My legs were uncomfortably tangled by blankets but I dared not to stir them and disrupt the sequential order of the pages laid on top of them. As painstakingly as it was to piece together my extracted crowded thoughts and form them into something a normal mind could chew, it was almost comical; a very tangible reflection of the chaos in my head.
It is so frustrating to leaf through all of these thoughts especially when I have no idea what I’m even looking for. It’s like standing in front of an overstuffed fridge on an empty stomach. All that food within your reach, and you can’t figure out what is going to satisfy your grumbling belly.
“Whatcha doing Momma?” he said as he forcefully flung himself at the foot of the bed. I squinted my eyes as the pieces of paper scattered.
“I’m writing,” I frustratingly said.
“Oh. Can I help?” he asked as he grabbed a pencil that had abandoned my makeshift office an hour ago.
He scribbled a string of numbers haphazardly across the page and asked me to make a man. I drew a primitive stick man and he laughed.
“What do all of these words say?”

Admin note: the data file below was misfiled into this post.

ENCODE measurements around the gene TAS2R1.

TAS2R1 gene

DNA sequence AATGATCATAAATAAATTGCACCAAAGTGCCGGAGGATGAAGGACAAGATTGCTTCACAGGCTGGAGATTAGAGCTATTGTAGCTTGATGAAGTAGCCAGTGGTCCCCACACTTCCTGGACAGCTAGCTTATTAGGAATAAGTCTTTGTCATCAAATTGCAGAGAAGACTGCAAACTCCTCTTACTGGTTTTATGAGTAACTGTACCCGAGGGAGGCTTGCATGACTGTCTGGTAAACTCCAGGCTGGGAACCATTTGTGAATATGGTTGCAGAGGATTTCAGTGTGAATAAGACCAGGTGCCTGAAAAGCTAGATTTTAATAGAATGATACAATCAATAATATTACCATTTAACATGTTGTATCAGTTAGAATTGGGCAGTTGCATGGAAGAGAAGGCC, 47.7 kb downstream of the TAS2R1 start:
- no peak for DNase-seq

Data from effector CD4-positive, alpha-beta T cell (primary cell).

“Well, it’s a note that I wrote for you a long while ago.”
“What did you write?”
“That I was proud of you. If it is good, I will get to share it with other people. I will get to read it on a stage .” I explained as a drew a microphone in the stick man’s hand.
“That’s silly,” he said, ” You can’t talk into a magic wand.”
I roared. He told me to close my eyes and when I was told to open them, I saw a purple heart. “This says that I love you and I made it with a butt and a triangle.” I kissed his forehead and he wiped it off. “I’m out of here,” he said as he quickly leapt off of the bed and ran down the hall.
I spent a lot of time and tears on that note. Bits came from an actual letter that I wrote for him when I was in the hospital. They were written on sheets of lined paper because the nurses had confiscated my journal. The metal spiral binding was a safety concern since I was self harming to cope during a horrible time in my life.
Within a few days of its completion, I found myself sitting in front of my computer getting a crash course on google hangouts. When I figured how to work the microphone, I took a big breath and shared my story. I cried and I stumbled over words that got caught by my heart. A week later, Kimberly, the girl behind the words in this hub of the internet, became a cast member for Listen To Your Mother (Detroit).
Who may just be the first Canadian cast member.
I am beyond elated that I’m going to have this platform to touch the lives of women who are parenting with a mental illness, perhaps even breathe hope into their lungs that are starved of happy.
The women that I am so very blessed to accompany onstage in May, will pour our souls out to you.
We will tell you that “Hey Mom, yes you. We all laugh, cry, struggle, celebrate, and love our children fiercely except for that one time they drew Egyptian pictographs on your walls. We are beautifully imperfect and there is nothing wrong with that.”